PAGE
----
Critics of the New Deal Critics of the
- Slides: 8
Critics of the New Deal
Critics of the New Deal Women and African Americans: They believed that New Deal programs offered more opportunities to white men than to women and minorities. Women and African Americans were frequently paid less for the same work. Republicans and other political opponents: They believed the government was becoming too powerful and that the Constitution was threatened. They also believed that FDR was like a dictator. Further, they argued that New Deal taxes on the wealthy are unfair and that New Deal programs were too much like socialism.
Critics of the New Deal Communists: Offered alternatives, but failed to gain any major public support. In 1938, the party had only 55, 000 members, and in the election of 1936 won just 80, 000 votes. Socialists and Progressives: led by Eugene V. Debs and Norman Thomas (the party’s presidential candidate). Socialists believed in use of democratic means to make changes to the American economic structure. However, some members voted for FDR anyway. They believed that New Deal programs were not enough to solve the nation’s problems and more should be done to distribute the nation’s wealth among all Americans.
Individual Critics of the New Deal As frustration grew because of prolonged depression, many individuals entered the political scene, each criticizing the New Deal and offering solutions to the economic crisis: � Francis E. Townsend, created a financial plan to provide government pensions for the elderly. � Father Charles E. Coughlin, a Catholic priest who blamed business owners, especially Jewish ones, for the economic crisis. � Huey Long, a powerful U. S. senator from Louisiana who proposed income and inheritance taxes on the wealthy to be used to give each American a $2, 500 income, a car, and college education. Long was assassinated in 1935.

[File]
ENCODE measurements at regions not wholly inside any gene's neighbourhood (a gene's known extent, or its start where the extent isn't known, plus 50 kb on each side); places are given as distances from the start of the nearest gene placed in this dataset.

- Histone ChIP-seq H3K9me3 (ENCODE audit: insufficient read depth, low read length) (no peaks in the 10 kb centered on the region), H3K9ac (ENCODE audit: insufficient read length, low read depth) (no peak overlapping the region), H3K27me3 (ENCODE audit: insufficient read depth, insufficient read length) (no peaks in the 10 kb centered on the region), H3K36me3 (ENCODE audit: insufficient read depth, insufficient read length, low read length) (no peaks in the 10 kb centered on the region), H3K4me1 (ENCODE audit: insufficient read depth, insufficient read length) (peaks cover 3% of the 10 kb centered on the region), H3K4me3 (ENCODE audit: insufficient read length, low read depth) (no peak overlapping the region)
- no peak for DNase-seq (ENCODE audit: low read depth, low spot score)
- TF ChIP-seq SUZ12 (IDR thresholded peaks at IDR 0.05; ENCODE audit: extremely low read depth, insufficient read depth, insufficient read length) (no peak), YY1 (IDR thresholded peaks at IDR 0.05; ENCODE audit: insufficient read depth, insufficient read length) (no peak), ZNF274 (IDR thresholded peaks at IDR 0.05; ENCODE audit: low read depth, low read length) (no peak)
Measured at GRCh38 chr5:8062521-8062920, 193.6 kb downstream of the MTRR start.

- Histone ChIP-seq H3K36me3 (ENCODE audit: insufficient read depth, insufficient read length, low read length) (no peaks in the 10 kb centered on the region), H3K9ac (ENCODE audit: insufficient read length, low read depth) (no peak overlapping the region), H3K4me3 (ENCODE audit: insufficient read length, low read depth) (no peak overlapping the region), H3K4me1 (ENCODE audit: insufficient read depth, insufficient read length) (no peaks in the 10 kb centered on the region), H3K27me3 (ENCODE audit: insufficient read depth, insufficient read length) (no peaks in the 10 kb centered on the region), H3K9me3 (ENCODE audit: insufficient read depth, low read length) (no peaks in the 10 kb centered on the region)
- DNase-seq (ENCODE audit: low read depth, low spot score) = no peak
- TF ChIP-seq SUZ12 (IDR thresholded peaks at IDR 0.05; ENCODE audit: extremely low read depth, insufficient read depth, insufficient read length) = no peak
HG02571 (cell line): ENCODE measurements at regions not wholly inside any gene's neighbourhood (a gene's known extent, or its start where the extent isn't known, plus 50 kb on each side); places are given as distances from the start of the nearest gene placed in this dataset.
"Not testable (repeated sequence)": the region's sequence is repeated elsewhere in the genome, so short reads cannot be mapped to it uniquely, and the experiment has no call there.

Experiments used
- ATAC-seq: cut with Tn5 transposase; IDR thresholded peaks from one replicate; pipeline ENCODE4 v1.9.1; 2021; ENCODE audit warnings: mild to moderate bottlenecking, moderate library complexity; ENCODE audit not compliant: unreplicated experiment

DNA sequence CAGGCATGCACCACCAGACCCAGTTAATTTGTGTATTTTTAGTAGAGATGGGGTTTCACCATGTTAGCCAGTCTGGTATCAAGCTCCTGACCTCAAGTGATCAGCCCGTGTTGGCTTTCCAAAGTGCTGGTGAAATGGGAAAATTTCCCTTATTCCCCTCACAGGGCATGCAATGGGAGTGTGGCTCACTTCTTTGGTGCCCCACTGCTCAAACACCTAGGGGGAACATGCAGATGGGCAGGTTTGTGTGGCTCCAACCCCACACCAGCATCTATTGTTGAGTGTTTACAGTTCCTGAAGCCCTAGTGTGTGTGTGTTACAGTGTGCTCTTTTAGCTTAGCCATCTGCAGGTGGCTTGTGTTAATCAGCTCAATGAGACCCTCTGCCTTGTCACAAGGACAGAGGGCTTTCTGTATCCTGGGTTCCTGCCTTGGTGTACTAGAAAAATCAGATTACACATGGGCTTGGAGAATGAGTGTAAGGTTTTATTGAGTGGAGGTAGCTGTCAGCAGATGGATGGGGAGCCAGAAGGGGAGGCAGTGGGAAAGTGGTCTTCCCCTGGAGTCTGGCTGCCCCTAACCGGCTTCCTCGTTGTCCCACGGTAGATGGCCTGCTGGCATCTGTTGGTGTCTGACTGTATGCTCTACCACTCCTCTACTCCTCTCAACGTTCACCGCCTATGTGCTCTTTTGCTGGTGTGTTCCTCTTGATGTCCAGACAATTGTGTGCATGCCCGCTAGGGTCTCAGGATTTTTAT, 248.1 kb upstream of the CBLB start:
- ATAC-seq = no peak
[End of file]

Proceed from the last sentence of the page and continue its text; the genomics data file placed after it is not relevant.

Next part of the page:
FDR’s Court-Packing Plan Supreme Court opposed many of FDR’s programs and consistently vetoed some New Deal legislation. The Supreme Court ruled several key laws unconstitutional: NRA: (National Recovery Act) was declared unconstitutional because it gave Congress the power to regulate intrastate commerce (commerce within a single state) and violated the separation of powers. AAA: (Agricultural Adjustment Act) was struck down because the court believed that agriculture was a local, not an interstate matter, under the 10 th Amendment. FDR asked Congress to approve a law that would allow the president to increase the number of judges from nine to fifteen if judges refused to retire at age 70. The Judicial Reorganization Bill became known as the “Court-packing” plan and was intended to make the Supreme Court approve New Deal laws. It never became law, threatening the separation of powers.